When I was growing up, we would read the story of Jesus' birth from Luke 2 on Christmas Eve. We read it from the King James Version of the Bible. I think I was 8 or 9 years old before I understood that "sore afraid" meant the shepherds were very scared, not in pain.
The Bible can be confusing and hard to understand sometimes, even for adults. Sometimes the language is difficult, and sometimes the way the sentences are structured makes reading it out loud difficult. The Bible is supposed to be a lamp to our feet and a light to our path (Psalm 119:105), but if we can't understand what it says, then we miss out on its illuminating wisdom.
For millennia, the Bible was a shared oral experience. Most people couldn't read, so the priests and scribes would read it out loud. That tradition has been mostly lost, but reading the Bible together as a family is an important way for our kids to learn about God. Unfortunately, the difficulty level of the Bible makes it hard for kids to wrap their minds around what's being said.
That's why I think today's Friday Introduction is such a great tool for families. The Bible in Rhyme is just what it sounds like. It's a paraphrase of the Bible, written entirely in rhyme. It's easy to read and easy to understand. Written by Kyle Holt, The Bible in Rhyme is designed to be read out loud.
This is what Kyle has to say about it:
"It’s a great tool for parents to share the Bible as a family. Small children love to hear the rhythm and rhyme. Older kids can join in the reading. But this is the whole Bible. The good, the bad, and the particularly nasty. So it’s probably a good idea to either know the section you’re about to read, or read it before hand and make sure that you aren’t about to read the story of Lot and his daughters, or something in that vein.
One other point, and it goes back to my No. 1 goal in this. If you’re a parent who thinks, 'I don’t really know the Bible myself,' then The Bible in Rhyme is perfect for you and your family. Your children get the stories as well as the rhythm and rhyme, which is great. And you get a chance to learn the stories yourself without it being super-abridged for little kids, and without it being the extremely HARD to understand full version. This book is really intended for people who need an easier way into the real Bible. Get the message and beauty of the Bible in a fun way…then go experience the holy texts themselves with a much clearer understanding."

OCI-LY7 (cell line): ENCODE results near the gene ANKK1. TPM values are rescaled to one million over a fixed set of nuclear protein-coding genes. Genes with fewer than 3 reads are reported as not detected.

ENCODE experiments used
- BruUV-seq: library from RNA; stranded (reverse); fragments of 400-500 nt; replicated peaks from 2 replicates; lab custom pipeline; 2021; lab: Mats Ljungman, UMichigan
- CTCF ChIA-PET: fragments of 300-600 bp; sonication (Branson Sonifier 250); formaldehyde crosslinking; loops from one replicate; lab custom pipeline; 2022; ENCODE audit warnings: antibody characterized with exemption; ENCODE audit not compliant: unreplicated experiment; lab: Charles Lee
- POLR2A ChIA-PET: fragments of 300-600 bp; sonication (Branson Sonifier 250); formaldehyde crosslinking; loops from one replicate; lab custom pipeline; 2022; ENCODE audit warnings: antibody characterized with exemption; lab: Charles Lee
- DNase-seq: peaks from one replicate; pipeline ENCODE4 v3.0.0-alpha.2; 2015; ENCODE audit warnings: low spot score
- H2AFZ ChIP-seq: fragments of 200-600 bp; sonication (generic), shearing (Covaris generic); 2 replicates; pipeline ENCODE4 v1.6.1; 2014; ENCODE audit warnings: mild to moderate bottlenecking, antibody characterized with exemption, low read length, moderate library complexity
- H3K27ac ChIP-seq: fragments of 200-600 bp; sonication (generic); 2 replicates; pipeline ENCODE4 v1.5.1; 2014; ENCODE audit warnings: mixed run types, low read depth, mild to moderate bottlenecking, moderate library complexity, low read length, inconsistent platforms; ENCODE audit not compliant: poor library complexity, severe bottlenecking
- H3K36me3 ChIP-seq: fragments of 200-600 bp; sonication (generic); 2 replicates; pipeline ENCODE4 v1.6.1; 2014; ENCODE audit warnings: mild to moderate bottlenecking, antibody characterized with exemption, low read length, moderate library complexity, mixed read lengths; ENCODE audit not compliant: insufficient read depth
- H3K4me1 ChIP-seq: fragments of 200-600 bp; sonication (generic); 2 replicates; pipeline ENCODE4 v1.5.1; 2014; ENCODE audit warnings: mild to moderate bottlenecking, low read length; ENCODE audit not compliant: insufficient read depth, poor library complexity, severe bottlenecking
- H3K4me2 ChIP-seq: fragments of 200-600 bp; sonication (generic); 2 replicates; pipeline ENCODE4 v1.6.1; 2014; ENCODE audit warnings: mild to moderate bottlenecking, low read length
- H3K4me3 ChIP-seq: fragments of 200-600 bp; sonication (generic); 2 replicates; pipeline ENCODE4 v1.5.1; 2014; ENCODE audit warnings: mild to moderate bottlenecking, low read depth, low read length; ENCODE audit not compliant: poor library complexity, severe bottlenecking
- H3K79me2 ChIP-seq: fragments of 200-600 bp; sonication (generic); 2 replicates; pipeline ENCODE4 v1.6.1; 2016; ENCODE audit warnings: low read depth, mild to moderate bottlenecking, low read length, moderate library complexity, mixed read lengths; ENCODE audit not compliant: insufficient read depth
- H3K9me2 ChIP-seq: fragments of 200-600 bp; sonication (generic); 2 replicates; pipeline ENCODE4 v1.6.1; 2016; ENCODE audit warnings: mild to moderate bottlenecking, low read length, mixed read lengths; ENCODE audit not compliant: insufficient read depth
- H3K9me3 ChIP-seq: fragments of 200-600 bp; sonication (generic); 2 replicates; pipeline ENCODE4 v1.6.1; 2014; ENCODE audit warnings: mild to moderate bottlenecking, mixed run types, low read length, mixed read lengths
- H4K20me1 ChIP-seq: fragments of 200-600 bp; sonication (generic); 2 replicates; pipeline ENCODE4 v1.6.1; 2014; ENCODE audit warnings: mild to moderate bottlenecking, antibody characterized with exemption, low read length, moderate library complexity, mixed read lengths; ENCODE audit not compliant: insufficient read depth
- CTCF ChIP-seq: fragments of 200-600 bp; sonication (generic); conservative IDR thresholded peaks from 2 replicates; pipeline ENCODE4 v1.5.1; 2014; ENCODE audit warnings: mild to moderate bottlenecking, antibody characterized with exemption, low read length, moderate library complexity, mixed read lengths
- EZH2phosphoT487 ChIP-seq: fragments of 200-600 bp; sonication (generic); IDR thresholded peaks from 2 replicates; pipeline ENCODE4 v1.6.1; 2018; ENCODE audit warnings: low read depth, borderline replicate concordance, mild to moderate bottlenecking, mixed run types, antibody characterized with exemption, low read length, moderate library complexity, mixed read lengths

It took Kyle a year and a half to write The Bible in Rhyme, and he originally thought the task was too large and too difficult. With a background in songwriting and poetry, Kyle chose one style of rhyme for the whole project -- except the Psalms. And it's not just for kids.
"I want this to be something that adults get into. This is a paraphrase of the whole Bible – it’s not a children’s Bible. It contains all the bad stuff too, murder, betrayal, incest and hate, and it doesn’t sugarcoat it just because it happens to rhyme. I’ve had a lot of people tell me that they read a section of The Bible in Rhyme and thought, 'The Bible doesn’t really say that.' Then they go and look and realize that no matter how many times they read the Bible, they had not understood some passage or section. I want everyone to get to the heart of the message."
When he's not rhyming the Bible, Kyle is the president and co-founder of U Inc., a software company in Overland Park, Kan. He lives in Overland Park with his wife, Kim, and their three children. He is currently working on a new project to continue his goal of making the Bible more accessible to more people around the world. You can learn more about him on His website.
The Bible in Rhyme is available on Amazon and Barnes and Noble in both a paper e-book formats.
Kyle is giving away a copy of The Bible in Rhyme to one of the Everyday Truth blog readers today. All you have to do is head over to his Facebook page, like it, and leave a comment saying you heard about The Bible in Rhyme at Everyday Truth for a chance to win.
This is a fantastic tool for families to use to make the Bible more accessible for everyone. It's not a Bible you want to study from, but it's a great way to get both you and your kids interested in learning more. Check it out and avoid the "sore" shepherds in your Christmas reading this year.